A Sunday School Teacher and a Bottle of Coca Cola
By: Major Frank Duracher
If there are any Sunday School teachers out there who sometimes wonder if all their efforts to teach unruly kids might be in vain, Richard Li of the Richmond Citadel Corps has a message for you. He expresses this same sentiment to the faithful teacher of his childhood and teen years, Carolyn Gregory.
“My grandmother brought me and my four brother and sisters to The Salvation Army, which is right across the street from where we live,” Richard says of his earliest recollection of coming to the corps when he was only three.
About the time he turned ten, Richard was in the Sunday School class taught by “Miss Carolyn.”
“She was teaching us about different gods— Roman gods, Greek gods, Egyptian gods,” Richard recalls, “and, of course, the one true God of Israel, Jehovah.”
Carolyn skillfully presented how many cultures of the world often had a god for everything: the sun, war, love, and so forth.
“But then she asked me, and it seemed directly, ‘So which god do you believe in?’”
He says his answer to her was plain and logical, “Well, based on what you’ve been teaching us all this time, I choose Jesus!”
Richard calls his response that Sunday morning long ago to be his “Choose Jesus Moment.”
“I had been going to camp every summer by then and made some professions of wanted to accept Christ into my heart—but that question put to me by Miss Carolyn was seminal for me. That was the moment when I realized that He is the only way to God!”
Also by this time, Richard was becoming immersed in music.
“We grew up very much into brass band and that locked me in,” he says. “There’s a community behind Salvation Army musicians and our music.”
Starting out on cornet, he began learning to play through participation in junior band, camp band, and finally the corps brass group on duty every Sunday. He’s worked at summer camp every year since the tenth grade, and this summer will fill in as a volunteer at the Potomac Division’s Camp Rappahannock (formerly Camp Happyland).
“Later in the corps band, we had a need to fill the Eb Bass part, and so I took that up. All brass horns between cornet and bass are essentially the same, but I like Eb best.”
He also adds that he “dabbles in trombone,” especially while standing at a Christmas kettle post because, “playing a trombone there looks very cool!”
Many corps officers who’ve come through Richmond Citadel recognized in Richard a potential candidate for Salvation Army officership. But for this young adult, it was during the time of Captain Timothy Jo that “sealed the deal for me—and it happened quite unexpectedly.”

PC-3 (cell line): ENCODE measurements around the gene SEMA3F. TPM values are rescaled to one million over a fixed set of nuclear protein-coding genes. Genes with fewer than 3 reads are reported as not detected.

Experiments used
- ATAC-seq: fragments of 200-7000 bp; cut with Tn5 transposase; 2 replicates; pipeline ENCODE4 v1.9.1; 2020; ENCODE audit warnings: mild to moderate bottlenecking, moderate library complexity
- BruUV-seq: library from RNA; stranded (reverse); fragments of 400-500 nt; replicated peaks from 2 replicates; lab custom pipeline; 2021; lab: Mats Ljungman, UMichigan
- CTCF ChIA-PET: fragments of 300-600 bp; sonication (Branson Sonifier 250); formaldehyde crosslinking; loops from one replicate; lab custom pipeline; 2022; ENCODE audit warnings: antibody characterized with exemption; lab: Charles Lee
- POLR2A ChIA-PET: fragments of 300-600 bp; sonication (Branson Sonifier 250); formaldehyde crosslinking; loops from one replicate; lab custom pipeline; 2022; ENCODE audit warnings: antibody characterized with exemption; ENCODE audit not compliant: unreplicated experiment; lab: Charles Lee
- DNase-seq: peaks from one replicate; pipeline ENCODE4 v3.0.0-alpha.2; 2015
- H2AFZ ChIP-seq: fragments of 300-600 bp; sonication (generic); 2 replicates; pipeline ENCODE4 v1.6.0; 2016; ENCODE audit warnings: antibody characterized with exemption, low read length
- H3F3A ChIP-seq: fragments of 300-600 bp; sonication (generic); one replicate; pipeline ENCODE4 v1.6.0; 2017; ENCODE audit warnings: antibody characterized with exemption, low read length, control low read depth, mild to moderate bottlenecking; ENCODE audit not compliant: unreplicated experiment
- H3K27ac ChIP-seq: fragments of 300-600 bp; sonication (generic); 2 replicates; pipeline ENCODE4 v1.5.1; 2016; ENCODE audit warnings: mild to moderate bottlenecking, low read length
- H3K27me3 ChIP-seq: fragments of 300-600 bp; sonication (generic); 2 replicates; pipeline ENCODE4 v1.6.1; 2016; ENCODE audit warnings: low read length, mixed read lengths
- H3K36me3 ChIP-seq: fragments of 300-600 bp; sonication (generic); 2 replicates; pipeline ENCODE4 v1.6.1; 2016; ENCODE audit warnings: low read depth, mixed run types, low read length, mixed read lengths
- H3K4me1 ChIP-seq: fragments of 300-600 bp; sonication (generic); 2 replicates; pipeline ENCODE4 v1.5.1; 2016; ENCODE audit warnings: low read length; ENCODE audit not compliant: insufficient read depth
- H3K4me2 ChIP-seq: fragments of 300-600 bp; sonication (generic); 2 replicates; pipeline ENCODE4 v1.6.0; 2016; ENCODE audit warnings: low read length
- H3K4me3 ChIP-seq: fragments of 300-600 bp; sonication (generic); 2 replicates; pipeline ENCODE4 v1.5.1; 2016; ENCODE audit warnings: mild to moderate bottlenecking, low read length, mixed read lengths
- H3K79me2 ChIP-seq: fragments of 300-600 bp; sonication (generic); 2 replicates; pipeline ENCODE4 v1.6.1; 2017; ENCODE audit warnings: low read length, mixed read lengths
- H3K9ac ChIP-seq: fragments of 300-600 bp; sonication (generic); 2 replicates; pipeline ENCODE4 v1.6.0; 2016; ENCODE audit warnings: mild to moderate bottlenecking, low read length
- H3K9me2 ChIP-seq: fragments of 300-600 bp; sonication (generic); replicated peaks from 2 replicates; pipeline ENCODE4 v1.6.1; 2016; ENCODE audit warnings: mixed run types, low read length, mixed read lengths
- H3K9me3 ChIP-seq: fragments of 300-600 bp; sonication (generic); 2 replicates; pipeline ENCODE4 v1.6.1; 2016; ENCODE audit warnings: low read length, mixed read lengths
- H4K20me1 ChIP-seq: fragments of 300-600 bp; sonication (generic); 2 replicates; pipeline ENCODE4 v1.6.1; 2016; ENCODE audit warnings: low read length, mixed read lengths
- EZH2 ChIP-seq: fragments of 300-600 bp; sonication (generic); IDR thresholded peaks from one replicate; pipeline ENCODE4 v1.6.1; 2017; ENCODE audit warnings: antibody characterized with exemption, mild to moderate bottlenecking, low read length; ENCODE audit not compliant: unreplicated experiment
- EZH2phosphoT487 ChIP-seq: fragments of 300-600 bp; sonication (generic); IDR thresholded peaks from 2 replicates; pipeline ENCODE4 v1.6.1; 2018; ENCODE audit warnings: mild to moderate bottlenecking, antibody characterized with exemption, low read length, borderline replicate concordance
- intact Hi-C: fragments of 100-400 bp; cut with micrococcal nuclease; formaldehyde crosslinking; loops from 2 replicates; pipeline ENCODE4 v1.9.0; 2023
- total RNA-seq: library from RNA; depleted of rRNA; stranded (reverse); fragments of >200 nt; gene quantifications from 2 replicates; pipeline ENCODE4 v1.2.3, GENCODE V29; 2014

Up to that time, Richard admits he was a “hard sell” to finally admit he was called. But three confirmations eventually got him off the fence.
“I first told the Lord that if He got me through college debt-free, I’d go,” Richard says with a chuckle. He finished a Bachelor of Science Degree in Applied Mathematics at Virginia Commonwealth University. Of course, he was debt-free.
“Then there were all those ‘signs’ at every youth councils, but I didn’t want to make such a lifelong commitment on just a feeling.”
However, the third confirmation came silently and surprisingly: “I was on a kettle stand that Captain Jo had placed me, and it was an unusually warn December day. Someone brought me a cold bottle of Coca-Cola, and when I noticed what was written on the bottle, I was floored!”
That was when the Coca-Cola Company was in the midst of a marketing promotion that placed one-word messages on their cans and bottles (love, nursing, friendship, etc.).
“The word on my bottle was: CAPTAIN,” he marvels.
“That was it. I thought, Okay, Lord, You finally got through to me!”
Richard Li plans to enter the Evangeline Booth College in Atlanta in 2024 as a member of the Keepers of the Covenant session of cadets. He kept the bottle as a reminder and a possible family heirloom in the future.
All this harkens back to the faithful teaching and Christian example of Miss Carolyn. She shows tough love for all her kids, and watches them grow from childhood through teen phases, and even still in young adult years, as with Richard. She led them in Sunday School, Corps Cadets, and presently is the Corps Sergeant-Major (CSM).
Richard has a message he wants CSM Gregory to read for herself in this article: “I want to thank you for all you have done to win me to Christ and to help bring me to the ultimate conviction that God has a definite plan for me as an officer. If you’ve ever doubted whether you’re making a difference in someone’s life—don’t!”
Richard says that Carolyn may not reach the vast numbers of people in the world like, say, Billy Graham.
“But you reached me. I wouldn’t be here without you!”